Hunger Point by Jillian Medoff (eating disorders and mental health) 

Okay so I saw the Lifetime movie before I read the book. The book is still truly amazing. It also very heartbreaking . The concept of eating disorders is a very hard topic to write and I think she nails in perfectly. It also discusses the issues of the contemporary american family and whose issues can be triggers.

Lucky by Alice Sebold (sexual assault)

Most of you would know Alice Sebold from The Lovely Bones, but this is a memoir about a sexual assualt that happened to her. I like that the book goes from the sexual assault, her admitting it, the court case and the aftermath. My review is here. It’s very intense so give it a read.

Perks of being a Wallflower by Stephen Chbosky (depression and mental health)

I know I discussed this book before, but I can’t help it is really good. It deals with Charlie starting high school while dealing with his friends suicide. He goes through the normal high school motions but it deals with Charlie’s mental health issues and what happened between him and his aunt Helen.

Hope you enjoyed my list and share yours down below.

 

 

Lucky by: Alice Sebold (TW: rape/sexual assault)

Trigger warning: descriptions of rape and sexual assault

Summary (via Goodreads): In a memoir hailed for its searing candor and wit, Alice Sebold reveals how her life was utterly transformed when, as an eighteen-year-old college freshman, she was brutally raped and beaten in a park near campus. What propels this chronicle of her recovery is Sebold’s indomitable spirit – as she struggles for understanding (“After telling the hard facts to anyone, from lover to friend, I have changed in their eyes”); as her dazed family and friends sometimes bungle their efforts to provide comfort and support; and as, ultimately, she triumphs, managing through grit and coincidence to help secure her attacker’s arrest and conviction. In a narrative by turns disturbing, thrilling, and inspiring, Alice Sebold illuminates the experience of trauma victims even as she imparts wisdom profoundly hard-won: “You save yourself or you remain unsaved.”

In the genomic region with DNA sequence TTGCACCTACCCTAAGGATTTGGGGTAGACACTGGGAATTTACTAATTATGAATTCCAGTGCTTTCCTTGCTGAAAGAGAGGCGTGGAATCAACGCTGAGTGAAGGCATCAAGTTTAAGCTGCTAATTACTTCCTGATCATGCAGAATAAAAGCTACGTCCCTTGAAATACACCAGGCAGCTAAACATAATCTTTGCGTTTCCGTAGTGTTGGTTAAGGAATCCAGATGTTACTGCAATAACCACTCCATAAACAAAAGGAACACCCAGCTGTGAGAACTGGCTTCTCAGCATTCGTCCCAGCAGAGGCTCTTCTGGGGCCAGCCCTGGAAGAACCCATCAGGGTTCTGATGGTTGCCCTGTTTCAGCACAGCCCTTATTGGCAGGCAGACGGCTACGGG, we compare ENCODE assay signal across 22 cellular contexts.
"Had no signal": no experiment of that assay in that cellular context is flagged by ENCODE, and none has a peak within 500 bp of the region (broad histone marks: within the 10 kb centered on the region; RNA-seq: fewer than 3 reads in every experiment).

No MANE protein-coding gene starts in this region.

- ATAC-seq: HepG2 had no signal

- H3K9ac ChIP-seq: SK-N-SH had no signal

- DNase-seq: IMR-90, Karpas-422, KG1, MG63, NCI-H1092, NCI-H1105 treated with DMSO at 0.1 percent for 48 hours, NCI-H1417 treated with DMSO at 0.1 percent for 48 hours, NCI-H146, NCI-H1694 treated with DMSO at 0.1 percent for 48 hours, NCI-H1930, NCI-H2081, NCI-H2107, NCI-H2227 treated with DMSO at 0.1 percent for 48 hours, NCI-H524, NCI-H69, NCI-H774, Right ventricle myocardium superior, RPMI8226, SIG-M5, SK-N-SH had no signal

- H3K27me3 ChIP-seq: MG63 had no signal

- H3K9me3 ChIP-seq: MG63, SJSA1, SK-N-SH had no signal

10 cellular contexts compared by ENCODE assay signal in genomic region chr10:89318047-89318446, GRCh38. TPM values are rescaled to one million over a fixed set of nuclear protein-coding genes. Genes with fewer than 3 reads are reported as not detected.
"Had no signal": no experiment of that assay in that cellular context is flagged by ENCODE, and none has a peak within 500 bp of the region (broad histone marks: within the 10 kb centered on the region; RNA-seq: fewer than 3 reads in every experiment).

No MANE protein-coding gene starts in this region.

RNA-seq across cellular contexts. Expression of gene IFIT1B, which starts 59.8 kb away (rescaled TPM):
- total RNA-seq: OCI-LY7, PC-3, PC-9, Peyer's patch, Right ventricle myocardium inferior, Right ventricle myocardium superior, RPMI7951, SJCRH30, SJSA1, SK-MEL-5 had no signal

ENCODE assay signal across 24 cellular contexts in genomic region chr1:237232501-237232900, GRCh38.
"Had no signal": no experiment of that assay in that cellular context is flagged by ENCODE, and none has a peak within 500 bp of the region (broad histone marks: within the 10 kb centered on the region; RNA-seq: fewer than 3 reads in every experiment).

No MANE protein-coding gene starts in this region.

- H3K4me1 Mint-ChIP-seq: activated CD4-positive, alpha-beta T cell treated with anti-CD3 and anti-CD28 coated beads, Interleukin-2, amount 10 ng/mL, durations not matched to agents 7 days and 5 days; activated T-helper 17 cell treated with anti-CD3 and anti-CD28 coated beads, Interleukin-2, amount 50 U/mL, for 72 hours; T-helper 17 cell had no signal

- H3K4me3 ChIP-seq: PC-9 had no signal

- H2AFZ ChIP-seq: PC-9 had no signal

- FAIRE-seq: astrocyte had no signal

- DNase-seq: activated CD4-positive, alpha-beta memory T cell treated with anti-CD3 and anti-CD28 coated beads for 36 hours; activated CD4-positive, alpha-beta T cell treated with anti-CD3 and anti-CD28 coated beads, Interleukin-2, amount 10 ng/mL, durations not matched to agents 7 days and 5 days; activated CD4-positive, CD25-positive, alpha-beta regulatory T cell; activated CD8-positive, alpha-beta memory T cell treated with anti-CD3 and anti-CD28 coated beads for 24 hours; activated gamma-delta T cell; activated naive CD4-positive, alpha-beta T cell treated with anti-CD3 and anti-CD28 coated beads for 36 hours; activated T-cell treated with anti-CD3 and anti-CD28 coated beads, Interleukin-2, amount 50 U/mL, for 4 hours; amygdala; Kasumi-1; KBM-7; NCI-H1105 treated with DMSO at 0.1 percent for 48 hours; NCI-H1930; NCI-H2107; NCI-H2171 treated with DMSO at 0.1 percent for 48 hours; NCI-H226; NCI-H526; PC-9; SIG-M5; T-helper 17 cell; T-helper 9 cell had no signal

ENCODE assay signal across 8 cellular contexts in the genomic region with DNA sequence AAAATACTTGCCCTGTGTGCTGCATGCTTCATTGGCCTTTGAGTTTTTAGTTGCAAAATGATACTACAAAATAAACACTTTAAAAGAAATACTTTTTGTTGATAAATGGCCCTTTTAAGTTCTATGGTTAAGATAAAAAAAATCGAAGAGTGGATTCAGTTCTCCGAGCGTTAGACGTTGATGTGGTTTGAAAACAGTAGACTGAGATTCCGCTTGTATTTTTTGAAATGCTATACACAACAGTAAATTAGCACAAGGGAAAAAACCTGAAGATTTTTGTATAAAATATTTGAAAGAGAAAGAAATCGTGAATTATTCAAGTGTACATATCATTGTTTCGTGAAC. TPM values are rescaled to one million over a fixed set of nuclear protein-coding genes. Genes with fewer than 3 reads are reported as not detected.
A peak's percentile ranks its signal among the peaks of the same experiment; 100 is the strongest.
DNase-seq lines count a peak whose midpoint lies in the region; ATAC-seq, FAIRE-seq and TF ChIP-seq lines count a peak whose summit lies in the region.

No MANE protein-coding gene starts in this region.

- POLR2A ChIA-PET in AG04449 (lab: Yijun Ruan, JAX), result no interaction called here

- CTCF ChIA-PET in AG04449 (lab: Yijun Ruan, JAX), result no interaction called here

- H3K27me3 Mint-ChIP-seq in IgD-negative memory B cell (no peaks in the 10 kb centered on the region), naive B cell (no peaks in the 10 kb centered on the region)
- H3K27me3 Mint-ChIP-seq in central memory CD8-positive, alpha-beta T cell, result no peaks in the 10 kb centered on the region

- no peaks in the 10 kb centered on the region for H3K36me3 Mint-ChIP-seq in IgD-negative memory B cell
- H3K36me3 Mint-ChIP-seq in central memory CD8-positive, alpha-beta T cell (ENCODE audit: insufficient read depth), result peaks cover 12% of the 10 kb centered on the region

My Thoughts: I was always familiar with the work of Alice Sebold, mainly through The Lovely Bones, but it also surprised me that this story was of her own sexual assault, and the first chapter was really descriptive of her rape and I praise her for being able to tell her story to the masses.

I also liked that she described what happened to her after she was raped; how it affected her psychological and also the quest to bring her rapist to justice. I also liked that it detailed the entire court proceedings and even after the court case, Alice Sebold still discussed what she went through after her assault; with her drug addiction and her quest to fully recover from her ordeal.

I also observed the title which is called “Lucky” and this is my own interpretation of the title in which she is “lucky” to have survived a rape and “lucky” that her rapist got convicted because statistics show that only 3% of rapists even serve jail time. Like I said it is my own interpretation of the title and Sebold may have a different interpretation.

As someone who has known people who were sexually assaulted it did bring up some triggers, but I really loved this book. I don’t usually read non-fiction books, but due to the subject matter I decided to read it and I don’t regret. If the subject matter is triggering I understand, but if you want to read a story about rape, survival and recovery I highly recommend it.

Grade: 5/5